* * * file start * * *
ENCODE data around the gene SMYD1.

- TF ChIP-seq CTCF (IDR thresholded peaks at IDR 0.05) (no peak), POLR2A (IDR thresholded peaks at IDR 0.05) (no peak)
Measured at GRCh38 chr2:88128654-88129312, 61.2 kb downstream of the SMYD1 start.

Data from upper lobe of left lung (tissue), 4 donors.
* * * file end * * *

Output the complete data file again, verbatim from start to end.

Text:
ENCODE data around the gene SMYD1.

- TF ChIP-seq CTCF (IDR thresholded peaks at IDR 0.05) (no peak), POLR2A (IDR thresholded peaks at IDR 0.05) (no peak)
Measured at GRCh38 chr2:88128654-88129312, 61.2 kb downstream of the SMYD1 start.

Data from upper lobe of left lung (tissue), 4 donors.